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Data from: Does the implementation of a novel intensive care discharge risk score and nurse-led inpatient review tool improve outcome? A prospective cohort study in two intensive care units in the UK

Citation

Fabes, Jez et al. (2017), Data from: Does the implementation of a novel intensive care discharge risk score and nurse-led inpatient review tool improve outcome? A prospective cohort study in two intensive care units in the UK, Dryad, Dataset, https://doi.org/10.5061/dryad.7rf7q

Abstract

Objective: To develop a clinical prediction model for poor outcome after ICU discharge in a large observational dataset and couple this to an acute post-ICU ward-based review tool (PIRT) to identify high-risk patients at the time of ICU discharge and improve their acute ward-based review and outcome. Design: Retrospective patient cohort of index ICU admissions between June 2006 and October 2011 receiving routine inpatient review. Prospective cohort between March 2012 and March 2013 underwent risk scoring (PIRT) which subsequently guided inpatient ward-based review. Setting: Two UK adult intensive care units. Participants: 4,212 eligible discharges from ICU in the retrospective development cohort and 1,028 patients included in the prospective intervention cohort. Interventions: Multivariate analysis was performed to determine factors associated with poor outcome in the retrospective cohort and used to generate a discharge risk score. A discharge and daily ward-based review tool incorporating an adjusted risk score was introduced. The prospective cohort underwent risk scoring at ICU discharge and inpatient review using the PIRT. Outcomes: The primary outcome was the composite of death or readmission to ICU within 14 days of ICU discharge following the index ICU admission. Results: PIRT review was achieved for 67.3% of all eligible discharges and improved the targeting of acute post-ICU review to high risk patients. The presence of ward-based PIRT review in the prospective cohort did not correlate with a reduction in poor outcome overall (p = 0.876) or overall readmission but did reduce early readmission (within the first 48 hours) from 4.5% to 3.6% (p = 0.039), while increasing the rate of late readmission (48 hours to 14 days) from 2.7% to 5.8% (p = 0.046). Conclusion: PIRT facilitates the appropriate targeting of nurse-led inpatient review acutely after ICU discharge but does not reduce hospital mortality or overall readmission rates to ICU.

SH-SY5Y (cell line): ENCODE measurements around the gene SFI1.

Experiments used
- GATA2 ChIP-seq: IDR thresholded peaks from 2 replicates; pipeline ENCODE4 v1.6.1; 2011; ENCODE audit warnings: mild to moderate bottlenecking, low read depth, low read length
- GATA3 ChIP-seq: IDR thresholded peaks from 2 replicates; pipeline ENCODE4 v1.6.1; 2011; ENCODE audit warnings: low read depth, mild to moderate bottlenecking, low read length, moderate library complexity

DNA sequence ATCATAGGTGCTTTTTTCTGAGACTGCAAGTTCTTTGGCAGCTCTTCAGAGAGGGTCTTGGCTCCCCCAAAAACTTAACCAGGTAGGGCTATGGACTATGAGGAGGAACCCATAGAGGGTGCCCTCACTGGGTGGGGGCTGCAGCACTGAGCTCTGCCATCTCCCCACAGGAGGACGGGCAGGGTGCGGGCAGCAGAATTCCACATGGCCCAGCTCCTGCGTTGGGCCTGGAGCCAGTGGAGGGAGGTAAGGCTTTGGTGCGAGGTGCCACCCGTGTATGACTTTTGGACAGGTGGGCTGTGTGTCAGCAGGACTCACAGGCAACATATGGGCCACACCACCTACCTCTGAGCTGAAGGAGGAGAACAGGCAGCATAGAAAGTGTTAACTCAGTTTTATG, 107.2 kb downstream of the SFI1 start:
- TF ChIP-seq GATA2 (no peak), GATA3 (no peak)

Usage Notes

Location

Oxfordshire
UK